Skip to main content

LATEST UPDATES: Tracking COVID-19 | Racial Justice | Election 2020

Roundtable: Deluge in Tijuana, City Pension Woes, SeaWorld’s Legal Trials

We're sorry. This audio clip is no longer available.

A grande El Niño

El Niño brought rains and wind to San Diego and the rest of California this week. But it also hit Tijuana hard, too, especially the homeless migrants.

This past summer, Tijuana announced it was getting ready for the so-called “Godzilla” El Niño. In preparation for what slammed the region this week, officials visited thousands of houses built precariously on vulnerable hills or thrown together with scrap metal and foundations made of tires. They informed residents of the likelihood that the structures would be swept away and that they should leave for temporary shelters when the rains came.

As in San Diego, streets were flooded and homeless shelters opened, but no lives have been lost. Evacuations may happen, but so far they have been minimal.

City pensions, again

In 2012, San Diego voters approved Proposition B, which eliminated pensions for all new city employees — except police officers. A win for the city budget, right? Well, not really. At least not yet.

The state Public Employees Relations Board ruled last week that because then-Mayor Jerry Sanders put his name on Proposition B, that made it a city initiative. So the city was required to negotiate with city unions under their contracts.

The mayor, of course, is the city’s chief labor negotiator. But Sanders said he put his name on the initiative as a private citizen, not as mayor.

If it turns out the city erred, it could cost San Diego taxpayers really big bucks. The city could be required to pay the 2,000 employees hired since the initiative took effect defined-benefit pensions plus 7 percent interest, among other expenses.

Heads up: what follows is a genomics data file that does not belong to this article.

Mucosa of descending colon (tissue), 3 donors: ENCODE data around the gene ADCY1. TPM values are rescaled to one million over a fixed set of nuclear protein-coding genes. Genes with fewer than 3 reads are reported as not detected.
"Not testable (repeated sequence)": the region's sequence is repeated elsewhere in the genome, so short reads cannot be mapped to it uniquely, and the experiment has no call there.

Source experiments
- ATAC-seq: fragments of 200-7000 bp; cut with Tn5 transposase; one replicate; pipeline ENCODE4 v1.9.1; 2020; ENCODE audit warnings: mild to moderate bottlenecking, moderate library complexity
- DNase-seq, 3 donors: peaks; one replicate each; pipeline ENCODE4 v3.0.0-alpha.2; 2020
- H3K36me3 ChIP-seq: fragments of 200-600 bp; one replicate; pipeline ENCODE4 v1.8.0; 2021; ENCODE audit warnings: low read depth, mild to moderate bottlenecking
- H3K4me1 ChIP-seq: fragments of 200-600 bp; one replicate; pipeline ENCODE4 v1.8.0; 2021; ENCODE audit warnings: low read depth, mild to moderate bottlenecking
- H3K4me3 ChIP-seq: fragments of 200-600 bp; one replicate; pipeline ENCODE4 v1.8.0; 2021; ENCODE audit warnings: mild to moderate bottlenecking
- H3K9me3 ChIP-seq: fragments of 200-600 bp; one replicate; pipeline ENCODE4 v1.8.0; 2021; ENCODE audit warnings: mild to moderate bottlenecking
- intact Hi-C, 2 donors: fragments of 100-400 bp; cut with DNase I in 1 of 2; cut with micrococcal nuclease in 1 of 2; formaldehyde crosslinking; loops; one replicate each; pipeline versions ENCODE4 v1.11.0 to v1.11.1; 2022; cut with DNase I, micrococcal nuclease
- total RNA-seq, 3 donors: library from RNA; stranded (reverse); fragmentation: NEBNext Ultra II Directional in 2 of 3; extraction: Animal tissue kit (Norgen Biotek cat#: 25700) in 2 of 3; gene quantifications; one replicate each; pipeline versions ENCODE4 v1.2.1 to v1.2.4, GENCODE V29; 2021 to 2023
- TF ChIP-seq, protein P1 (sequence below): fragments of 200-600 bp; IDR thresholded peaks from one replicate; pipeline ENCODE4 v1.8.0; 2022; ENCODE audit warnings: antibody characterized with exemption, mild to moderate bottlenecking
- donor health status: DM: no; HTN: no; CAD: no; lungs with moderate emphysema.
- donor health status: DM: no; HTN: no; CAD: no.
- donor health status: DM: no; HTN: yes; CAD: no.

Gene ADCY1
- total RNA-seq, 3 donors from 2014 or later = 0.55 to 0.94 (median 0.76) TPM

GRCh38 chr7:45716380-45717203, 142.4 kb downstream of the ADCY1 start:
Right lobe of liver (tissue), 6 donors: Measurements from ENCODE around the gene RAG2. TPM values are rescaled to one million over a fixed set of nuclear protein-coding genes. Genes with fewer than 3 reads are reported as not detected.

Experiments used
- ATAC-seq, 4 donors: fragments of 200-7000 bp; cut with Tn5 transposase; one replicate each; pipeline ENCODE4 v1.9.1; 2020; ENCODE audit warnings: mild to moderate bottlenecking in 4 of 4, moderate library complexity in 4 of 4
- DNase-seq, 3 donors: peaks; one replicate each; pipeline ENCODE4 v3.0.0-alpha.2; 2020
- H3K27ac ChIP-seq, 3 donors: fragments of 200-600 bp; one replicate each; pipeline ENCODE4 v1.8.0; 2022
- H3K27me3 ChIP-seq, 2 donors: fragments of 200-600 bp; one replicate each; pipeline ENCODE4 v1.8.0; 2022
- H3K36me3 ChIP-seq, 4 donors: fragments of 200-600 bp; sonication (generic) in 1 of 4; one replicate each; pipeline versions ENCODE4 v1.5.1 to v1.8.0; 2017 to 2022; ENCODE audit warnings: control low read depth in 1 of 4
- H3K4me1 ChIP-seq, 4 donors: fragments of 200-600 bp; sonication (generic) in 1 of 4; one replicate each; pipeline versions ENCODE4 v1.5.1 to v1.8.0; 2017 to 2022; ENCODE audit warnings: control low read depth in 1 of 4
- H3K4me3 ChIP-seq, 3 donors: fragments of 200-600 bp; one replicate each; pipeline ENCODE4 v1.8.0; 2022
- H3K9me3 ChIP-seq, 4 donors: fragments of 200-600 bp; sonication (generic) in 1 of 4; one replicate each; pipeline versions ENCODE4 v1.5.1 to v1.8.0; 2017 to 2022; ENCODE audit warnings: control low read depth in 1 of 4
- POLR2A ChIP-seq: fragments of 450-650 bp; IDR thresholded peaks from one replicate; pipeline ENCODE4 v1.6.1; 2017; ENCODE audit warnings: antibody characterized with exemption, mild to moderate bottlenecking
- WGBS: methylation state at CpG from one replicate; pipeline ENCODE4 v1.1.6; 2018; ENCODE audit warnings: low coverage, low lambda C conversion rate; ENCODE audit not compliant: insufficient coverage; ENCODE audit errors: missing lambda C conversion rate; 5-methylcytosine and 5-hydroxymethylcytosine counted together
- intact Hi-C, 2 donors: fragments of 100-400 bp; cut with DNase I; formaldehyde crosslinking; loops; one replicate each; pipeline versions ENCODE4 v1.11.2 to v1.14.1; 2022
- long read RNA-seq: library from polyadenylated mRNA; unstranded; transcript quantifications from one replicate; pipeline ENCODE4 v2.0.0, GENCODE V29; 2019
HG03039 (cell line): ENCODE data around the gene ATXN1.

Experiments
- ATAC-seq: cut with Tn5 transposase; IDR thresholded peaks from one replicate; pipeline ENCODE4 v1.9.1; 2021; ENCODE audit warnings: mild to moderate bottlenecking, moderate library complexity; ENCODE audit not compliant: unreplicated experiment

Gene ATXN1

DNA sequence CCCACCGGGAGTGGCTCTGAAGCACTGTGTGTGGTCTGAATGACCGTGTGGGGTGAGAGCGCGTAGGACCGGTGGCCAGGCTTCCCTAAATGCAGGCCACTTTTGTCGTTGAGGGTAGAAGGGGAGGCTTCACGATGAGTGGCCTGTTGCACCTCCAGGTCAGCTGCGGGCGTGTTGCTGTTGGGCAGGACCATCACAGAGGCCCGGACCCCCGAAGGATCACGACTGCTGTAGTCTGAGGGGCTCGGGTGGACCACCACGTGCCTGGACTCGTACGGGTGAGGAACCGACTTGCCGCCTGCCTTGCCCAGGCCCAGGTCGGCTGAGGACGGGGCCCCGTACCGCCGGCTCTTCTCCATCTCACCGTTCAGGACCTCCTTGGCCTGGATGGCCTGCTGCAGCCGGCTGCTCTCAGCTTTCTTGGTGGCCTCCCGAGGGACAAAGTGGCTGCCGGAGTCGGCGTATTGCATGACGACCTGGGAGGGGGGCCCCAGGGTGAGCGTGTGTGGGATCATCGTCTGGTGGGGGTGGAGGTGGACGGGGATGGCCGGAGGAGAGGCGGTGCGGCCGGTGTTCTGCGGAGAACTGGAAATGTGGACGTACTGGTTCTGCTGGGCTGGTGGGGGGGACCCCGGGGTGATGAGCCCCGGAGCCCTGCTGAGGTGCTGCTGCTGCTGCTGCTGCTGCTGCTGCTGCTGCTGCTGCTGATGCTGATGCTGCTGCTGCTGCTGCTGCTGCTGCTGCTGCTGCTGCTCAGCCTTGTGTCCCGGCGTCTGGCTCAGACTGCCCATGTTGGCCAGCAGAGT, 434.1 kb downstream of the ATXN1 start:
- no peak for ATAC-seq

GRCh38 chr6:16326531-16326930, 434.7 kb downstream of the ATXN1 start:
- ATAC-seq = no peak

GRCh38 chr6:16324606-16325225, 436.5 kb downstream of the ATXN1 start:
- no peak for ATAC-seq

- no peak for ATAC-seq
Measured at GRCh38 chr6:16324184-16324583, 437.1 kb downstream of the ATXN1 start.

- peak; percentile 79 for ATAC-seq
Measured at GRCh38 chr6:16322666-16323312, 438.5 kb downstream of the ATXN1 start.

The city is expected to appeal the decision in the courts. Mayor Kevin Faulconer and other city officials want to do that.

SeaWorld deep into legal waters

SeaWorld has been spending a lot of time in courtrooms lately.

The theme park scored one legal victory recently, when a federal judge in San Diego dismissed a fraud lawsuit filed by patrons, who claimed the theme park had concealed its treatment of orcas. The customers wanted refunds, but the judge said no.

Under a settlement that SeaWorld reached with the state, CalOSHA is expected to dismiss four citations and related fines for failing to protect its trainers when they work with orcas. SeaWorld will have to adhere to new rules on such interactions, which include stipulations against trainers "surfing" or standing on killer whales.

SeaWorld also filed a suit in San Diego last week demanding the California Coastal Commission reverse its prohibition against the breeding of captive orcas.

The park had sought to enlarge its orca pools. The commission added the condition to its approval of the enlargement. SeaWorld says the condition is unprecedented and oversteps the commissions authority.

The park has 11 orcas that are central to its popular Shamu show, which SeaWorld says it will overhaul in 2017 in favor of a more environmental exhibit.

FEATURED PODCAST

San Diego News Matters podcast branding

KPBS' daily news podcast covering local politics, education, health, environment, the border and more. New episodes are ready weekday mornings so you can listen on your morning commute.

  • Need help keeping up with the news that matters most? Get the day's top news — ranging from local to international — straight to your inbox each weekday morning.

This site is protected by reCAPTCHA and the Google Privacy Policy and Terms of Service apply.

Roundtable banner

Roundtable is a lively discussion of the week's top stories. Local journalists join host Mark Sauer to provide insight into how these stories affect residents of the San Diego region.

Want more KPBS news?
Find us on Twitter and Facebook, or sign up for our newsletters.

To view PDF documents, Download Acrobat Reader.